Of course, there’s always the possibility of going in exactly the opposite direction and getting a completely dedicated dress watch. This Traditionnelle Self-Winding Ultra-Thin is one of the best options in the world, eschewing even a seconds hand. Despite its modern 41mm size and automatic movement, it remains just 7.3mm thick. There is a price increase for the privilege of thinness, however; at $32,000, it costs as much as some of the more complicated Vacherons. Still, it makes an excellent case for itself when absolute restraint is the priority.
My personal favorite Traditionnelle, however, is just this, the Manual-Winding. Not only is it more affordable (this platinum version is $27,900, while the gold versions are $20,600) than the ultra-thin, but it adds a beautifully executed seconds subdial that gives the watch just a bit more visual interest. The 38mm size is very versatile, and although it’s not called ultra-thin, it’s still just 7.8mm thick, almost imperceptibly thicker than the Ultra-Thin. Perhaps best of all, it has a manual-winding movement instead of an automatic. This watch is not only among my favorite Vacherons, but one of my favorite dress watches available from any company.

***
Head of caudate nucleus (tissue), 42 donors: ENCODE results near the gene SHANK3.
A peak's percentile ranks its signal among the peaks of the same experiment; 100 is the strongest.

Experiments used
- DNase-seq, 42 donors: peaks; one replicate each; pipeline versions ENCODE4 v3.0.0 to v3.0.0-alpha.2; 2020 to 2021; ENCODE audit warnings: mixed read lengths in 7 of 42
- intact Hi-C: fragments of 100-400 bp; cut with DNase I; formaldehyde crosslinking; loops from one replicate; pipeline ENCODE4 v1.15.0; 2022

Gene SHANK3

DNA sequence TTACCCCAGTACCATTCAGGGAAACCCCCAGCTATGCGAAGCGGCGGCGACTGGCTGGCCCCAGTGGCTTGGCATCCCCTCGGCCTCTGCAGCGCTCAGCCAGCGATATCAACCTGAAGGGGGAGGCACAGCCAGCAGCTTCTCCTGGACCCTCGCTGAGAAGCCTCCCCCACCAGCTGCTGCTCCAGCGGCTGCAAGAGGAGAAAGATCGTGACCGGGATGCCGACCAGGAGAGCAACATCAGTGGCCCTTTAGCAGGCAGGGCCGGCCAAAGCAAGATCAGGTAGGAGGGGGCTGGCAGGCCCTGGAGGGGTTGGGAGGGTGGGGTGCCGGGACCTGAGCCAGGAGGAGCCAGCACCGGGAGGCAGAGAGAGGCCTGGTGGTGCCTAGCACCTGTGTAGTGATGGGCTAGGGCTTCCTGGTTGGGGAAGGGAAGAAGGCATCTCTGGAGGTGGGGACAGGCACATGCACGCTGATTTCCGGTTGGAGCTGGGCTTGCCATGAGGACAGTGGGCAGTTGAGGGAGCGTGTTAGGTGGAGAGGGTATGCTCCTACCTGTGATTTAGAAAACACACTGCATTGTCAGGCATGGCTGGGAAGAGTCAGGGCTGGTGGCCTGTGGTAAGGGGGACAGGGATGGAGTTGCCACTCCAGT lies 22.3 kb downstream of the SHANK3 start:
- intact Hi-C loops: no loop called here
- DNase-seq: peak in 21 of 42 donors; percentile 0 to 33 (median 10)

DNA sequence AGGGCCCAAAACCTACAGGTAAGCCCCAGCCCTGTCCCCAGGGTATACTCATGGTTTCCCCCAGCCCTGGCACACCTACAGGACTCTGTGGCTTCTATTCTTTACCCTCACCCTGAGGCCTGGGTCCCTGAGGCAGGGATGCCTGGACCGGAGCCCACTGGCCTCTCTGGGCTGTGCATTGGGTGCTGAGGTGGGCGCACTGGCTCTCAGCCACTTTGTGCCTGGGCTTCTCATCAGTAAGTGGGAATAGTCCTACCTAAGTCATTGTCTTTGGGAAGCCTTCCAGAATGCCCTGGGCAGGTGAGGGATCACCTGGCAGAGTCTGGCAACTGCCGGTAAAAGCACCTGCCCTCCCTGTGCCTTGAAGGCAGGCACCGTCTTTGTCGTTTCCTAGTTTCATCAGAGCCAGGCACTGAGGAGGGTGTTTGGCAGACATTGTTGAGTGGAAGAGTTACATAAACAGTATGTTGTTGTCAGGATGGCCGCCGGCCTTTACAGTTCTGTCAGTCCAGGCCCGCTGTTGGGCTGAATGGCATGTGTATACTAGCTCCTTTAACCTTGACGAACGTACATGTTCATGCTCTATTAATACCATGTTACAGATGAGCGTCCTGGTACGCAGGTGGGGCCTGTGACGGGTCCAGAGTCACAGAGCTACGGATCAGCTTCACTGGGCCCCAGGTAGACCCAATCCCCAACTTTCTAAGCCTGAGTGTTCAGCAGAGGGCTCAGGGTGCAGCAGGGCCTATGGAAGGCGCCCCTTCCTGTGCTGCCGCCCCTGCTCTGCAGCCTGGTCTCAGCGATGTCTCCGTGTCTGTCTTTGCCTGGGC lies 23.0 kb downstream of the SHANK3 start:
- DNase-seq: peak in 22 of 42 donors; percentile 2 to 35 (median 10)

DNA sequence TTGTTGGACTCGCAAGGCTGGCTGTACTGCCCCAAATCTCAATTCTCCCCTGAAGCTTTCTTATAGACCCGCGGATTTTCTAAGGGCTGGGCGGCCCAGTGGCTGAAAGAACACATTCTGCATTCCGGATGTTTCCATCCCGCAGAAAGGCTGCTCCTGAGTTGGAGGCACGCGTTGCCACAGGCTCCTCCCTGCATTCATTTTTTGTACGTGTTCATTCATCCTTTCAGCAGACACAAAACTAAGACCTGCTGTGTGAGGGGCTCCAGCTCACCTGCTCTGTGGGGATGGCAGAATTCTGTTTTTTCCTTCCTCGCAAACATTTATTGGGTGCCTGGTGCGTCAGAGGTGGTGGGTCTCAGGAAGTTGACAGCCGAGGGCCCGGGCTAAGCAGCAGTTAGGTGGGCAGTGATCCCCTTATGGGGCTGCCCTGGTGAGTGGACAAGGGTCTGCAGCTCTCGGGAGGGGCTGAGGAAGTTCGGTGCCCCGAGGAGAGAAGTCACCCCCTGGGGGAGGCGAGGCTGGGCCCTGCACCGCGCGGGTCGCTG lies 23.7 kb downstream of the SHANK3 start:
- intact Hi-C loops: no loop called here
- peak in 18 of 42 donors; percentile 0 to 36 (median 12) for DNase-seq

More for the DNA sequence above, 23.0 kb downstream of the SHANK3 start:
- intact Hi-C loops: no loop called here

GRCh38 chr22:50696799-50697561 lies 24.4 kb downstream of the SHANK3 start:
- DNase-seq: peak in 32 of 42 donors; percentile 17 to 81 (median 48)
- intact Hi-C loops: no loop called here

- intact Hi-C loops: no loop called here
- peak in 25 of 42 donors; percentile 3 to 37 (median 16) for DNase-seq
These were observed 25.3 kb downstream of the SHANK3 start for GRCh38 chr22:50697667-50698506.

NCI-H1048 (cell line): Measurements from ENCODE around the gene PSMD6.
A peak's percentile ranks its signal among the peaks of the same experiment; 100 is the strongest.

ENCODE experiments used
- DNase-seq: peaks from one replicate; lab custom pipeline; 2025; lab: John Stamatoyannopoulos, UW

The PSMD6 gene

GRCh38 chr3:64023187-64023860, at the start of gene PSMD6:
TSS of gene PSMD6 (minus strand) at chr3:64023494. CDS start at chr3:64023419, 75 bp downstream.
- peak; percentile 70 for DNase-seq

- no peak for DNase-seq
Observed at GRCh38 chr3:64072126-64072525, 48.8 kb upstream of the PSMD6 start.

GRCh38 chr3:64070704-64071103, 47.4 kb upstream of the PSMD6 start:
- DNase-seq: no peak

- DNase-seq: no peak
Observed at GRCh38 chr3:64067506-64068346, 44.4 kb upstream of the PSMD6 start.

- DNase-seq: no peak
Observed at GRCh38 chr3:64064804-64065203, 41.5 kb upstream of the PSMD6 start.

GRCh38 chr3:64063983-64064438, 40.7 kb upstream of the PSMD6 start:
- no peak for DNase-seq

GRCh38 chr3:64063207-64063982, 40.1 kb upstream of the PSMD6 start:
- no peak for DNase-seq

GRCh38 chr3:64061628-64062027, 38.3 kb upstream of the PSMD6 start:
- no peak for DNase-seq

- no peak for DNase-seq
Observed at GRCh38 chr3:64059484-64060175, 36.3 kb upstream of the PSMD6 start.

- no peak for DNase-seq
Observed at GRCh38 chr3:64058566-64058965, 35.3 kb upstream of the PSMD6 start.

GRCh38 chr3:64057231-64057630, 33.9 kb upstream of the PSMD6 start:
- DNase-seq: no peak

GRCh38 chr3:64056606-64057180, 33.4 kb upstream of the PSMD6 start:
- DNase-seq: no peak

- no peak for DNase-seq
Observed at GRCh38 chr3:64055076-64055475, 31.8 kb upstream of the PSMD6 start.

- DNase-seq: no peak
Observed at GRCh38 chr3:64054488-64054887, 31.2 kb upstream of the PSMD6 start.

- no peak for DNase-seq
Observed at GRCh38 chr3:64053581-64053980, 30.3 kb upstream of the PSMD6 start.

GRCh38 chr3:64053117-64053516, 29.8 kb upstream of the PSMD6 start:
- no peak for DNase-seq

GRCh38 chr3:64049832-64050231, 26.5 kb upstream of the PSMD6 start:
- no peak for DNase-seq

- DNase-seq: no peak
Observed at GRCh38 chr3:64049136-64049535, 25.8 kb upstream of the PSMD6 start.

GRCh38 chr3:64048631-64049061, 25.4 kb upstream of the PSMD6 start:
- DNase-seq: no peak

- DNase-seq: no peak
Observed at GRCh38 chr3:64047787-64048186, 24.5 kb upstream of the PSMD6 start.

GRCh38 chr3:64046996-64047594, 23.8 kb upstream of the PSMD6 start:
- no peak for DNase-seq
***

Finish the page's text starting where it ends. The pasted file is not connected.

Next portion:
Naturally, you can also get the Traditionnelle in a much smaller 30mm case with quartz. This particular example is in white gold with a lovely mother of pearl dial.
The next collection to examine is Fiftysix, a stylish everyday line that’s inspired by the Vacherons of the 1950s. The angular facet above each lug is designed to represent the edges of the Maltese Cross motif, which takes a bit of imagination; picture a large Maltese Cross in the middle of the dial where the bottom and top ends of the cross terminate just before the lugs. One thing that I love about Fiftysix is that it’s one of only two collections, alongside Overseas, that offers a lot of steel watches. Similar to the Overseas, it’s also among the most liberal of Vacherons with luminescent paint. Click here to see every Fiftysix watch.
Regardless of the symbolism, the Fiftysix, as a collection, is probably Vacheron’s most versatile. It’s a watch to be worn on flights, to bars, or to the boardroom. It lacks the tough, adventurous edge of the Overseas, of course, so it alone can’t cover all your bases, but it gets pretty close. Fiftysixes are easy to distinguish from other Vacherons thanks to their prominent use of applied even-number hour markers on each dial. The emphasis on numerals is right there in the name, but I am perhaps alone in finding it ironic that the Fiftysix lacks a 5 on the dial.